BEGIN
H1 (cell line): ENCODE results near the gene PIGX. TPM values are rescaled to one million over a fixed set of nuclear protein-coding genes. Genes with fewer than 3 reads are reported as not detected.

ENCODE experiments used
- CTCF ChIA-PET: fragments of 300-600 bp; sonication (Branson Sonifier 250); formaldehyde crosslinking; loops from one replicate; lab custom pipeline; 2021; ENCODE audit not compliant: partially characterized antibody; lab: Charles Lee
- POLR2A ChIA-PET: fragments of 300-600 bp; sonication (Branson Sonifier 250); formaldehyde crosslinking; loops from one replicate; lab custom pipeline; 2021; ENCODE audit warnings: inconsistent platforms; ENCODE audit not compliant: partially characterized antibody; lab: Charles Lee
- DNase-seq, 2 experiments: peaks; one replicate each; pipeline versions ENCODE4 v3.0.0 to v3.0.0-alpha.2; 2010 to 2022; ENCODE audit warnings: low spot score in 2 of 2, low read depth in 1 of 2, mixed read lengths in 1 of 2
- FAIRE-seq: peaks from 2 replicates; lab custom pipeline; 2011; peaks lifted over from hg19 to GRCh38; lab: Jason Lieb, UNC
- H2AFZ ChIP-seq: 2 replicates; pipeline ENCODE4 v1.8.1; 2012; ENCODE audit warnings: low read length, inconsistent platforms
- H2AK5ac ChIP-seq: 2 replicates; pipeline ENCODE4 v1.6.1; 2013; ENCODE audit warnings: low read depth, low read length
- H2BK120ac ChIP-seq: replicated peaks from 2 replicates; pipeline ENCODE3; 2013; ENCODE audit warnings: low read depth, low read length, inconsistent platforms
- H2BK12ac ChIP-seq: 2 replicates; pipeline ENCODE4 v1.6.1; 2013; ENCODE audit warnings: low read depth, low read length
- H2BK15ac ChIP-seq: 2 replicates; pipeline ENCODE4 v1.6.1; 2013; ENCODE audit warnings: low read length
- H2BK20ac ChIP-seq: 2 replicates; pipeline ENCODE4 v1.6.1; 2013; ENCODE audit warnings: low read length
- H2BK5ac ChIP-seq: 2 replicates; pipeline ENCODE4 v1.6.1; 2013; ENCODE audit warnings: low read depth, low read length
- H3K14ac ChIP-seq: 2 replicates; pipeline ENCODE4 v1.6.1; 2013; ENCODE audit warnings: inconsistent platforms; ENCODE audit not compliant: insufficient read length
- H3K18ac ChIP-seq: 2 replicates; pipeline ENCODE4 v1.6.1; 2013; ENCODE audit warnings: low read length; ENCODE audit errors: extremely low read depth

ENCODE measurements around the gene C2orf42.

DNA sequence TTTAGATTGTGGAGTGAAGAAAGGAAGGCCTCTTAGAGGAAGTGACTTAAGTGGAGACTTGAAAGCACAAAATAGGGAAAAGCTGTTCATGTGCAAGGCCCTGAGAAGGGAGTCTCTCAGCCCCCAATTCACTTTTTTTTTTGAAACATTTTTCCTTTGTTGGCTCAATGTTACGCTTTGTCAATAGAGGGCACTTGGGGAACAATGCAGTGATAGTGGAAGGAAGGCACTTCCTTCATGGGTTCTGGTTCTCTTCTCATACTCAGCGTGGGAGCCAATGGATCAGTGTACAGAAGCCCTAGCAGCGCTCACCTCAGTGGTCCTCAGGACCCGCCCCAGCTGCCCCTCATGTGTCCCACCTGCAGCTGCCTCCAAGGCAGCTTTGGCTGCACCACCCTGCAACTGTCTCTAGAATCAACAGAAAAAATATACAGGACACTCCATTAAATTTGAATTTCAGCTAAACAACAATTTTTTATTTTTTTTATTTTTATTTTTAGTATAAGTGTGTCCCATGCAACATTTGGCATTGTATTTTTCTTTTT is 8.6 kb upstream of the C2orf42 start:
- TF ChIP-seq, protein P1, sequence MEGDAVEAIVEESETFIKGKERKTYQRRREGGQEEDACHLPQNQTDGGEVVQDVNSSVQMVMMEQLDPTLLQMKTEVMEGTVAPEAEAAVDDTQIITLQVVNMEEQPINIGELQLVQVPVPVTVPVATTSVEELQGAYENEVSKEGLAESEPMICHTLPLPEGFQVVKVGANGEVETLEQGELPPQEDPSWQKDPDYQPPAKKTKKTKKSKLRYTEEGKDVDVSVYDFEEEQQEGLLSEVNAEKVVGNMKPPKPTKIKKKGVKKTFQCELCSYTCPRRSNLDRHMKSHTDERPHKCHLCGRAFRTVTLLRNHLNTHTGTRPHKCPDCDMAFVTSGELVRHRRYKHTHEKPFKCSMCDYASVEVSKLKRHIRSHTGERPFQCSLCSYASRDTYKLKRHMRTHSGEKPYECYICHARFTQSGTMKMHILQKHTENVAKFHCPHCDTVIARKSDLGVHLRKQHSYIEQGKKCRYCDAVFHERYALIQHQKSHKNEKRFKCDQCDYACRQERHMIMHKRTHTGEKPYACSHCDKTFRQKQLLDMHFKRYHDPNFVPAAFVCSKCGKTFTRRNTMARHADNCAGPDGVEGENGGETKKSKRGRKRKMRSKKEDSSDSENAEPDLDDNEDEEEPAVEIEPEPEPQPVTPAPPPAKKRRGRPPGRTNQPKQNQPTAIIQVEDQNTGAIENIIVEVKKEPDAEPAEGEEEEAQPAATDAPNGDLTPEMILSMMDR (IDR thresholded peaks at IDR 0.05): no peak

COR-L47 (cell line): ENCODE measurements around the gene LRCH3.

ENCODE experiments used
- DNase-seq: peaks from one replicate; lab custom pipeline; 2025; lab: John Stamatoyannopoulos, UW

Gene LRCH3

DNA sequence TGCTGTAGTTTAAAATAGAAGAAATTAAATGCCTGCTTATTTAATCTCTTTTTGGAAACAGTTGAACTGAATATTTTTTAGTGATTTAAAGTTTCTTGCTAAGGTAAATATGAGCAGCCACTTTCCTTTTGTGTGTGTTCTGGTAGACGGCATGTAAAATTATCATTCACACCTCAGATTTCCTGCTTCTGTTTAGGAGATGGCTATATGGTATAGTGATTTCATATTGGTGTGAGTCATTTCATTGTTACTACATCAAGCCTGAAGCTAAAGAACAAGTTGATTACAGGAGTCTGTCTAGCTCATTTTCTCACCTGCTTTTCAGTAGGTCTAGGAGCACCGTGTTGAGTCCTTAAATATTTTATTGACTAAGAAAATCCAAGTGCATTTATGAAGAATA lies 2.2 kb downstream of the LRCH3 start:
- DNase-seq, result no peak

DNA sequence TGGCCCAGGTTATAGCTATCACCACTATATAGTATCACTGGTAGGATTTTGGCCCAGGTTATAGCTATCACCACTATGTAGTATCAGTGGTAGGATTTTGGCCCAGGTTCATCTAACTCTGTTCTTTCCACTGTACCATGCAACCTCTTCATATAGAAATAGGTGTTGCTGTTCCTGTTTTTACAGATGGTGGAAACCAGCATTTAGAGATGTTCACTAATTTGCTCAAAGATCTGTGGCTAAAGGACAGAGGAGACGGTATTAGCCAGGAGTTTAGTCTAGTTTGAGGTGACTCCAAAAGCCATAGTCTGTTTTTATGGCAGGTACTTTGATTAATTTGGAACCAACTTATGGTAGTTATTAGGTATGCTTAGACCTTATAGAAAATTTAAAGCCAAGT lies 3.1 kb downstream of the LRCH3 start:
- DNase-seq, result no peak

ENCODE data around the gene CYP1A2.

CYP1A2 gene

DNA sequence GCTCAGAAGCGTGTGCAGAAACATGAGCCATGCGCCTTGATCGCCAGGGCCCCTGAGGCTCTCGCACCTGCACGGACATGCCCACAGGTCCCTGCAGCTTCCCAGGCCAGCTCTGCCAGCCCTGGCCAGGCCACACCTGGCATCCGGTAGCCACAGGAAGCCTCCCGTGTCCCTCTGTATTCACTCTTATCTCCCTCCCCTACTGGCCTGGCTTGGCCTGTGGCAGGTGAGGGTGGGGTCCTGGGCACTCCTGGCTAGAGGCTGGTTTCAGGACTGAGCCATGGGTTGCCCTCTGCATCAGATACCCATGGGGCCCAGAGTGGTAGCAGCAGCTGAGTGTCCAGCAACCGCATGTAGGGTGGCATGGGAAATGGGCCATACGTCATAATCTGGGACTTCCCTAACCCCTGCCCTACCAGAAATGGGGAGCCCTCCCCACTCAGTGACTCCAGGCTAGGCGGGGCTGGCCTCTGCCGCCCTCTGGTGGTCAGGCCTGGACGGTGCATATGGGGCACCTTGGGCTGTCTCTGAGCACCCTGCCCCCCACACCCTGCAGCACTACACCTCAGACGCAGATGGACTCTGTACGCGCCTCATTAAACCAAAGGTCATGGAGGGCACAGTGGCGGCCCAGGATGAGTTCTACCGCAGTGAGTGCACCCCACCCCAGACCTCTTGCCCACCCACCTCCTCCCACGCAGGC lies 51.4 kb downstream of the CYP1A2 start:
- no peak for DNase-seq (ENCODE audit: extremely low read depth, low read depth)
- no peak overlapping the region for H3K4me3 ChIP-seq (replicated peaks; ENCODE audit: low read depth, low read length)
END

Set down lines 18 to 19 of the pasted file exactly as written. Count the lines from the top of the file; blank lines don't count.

- TF ChIP-seq, protein P1, sequence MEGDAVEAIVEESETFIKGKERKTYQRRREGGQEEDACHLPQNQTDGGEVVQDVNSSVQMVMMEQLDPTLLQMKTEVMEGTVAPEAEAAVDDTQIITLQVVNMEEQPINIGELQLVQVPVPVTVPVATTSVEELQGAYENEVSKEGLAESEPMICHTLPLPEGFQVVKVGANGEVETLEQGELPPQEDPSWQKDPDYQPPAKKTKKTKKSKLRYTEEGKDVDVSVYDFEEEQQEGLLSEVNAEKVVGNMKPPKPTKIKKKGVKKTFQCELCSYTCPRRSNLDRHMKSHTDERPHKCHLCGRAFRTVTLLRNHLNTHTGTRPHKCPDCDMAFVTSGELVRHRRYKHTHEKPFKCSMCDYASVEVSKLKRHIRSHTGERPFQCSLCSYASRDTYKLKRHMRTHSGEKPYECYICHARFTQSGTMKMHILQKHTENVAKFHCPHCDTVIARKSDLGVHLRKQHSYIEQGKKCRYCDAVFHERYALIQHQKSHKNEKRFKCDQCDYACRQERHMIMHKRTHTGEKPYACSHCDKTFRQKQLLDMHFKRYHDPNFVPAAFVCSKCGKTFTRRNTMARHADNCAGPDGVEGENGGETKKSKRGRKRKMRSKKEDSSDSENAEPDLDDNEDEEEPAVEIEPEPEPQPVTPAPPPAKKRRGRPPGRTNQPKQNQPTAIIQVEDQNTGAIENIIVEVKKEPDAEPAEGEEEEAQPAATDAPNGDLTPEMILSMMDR (IDR thresholded peaks at IDR 0.05): no peak

COR-L47 (cell line): ENCODE measurements around the gene LRCH3.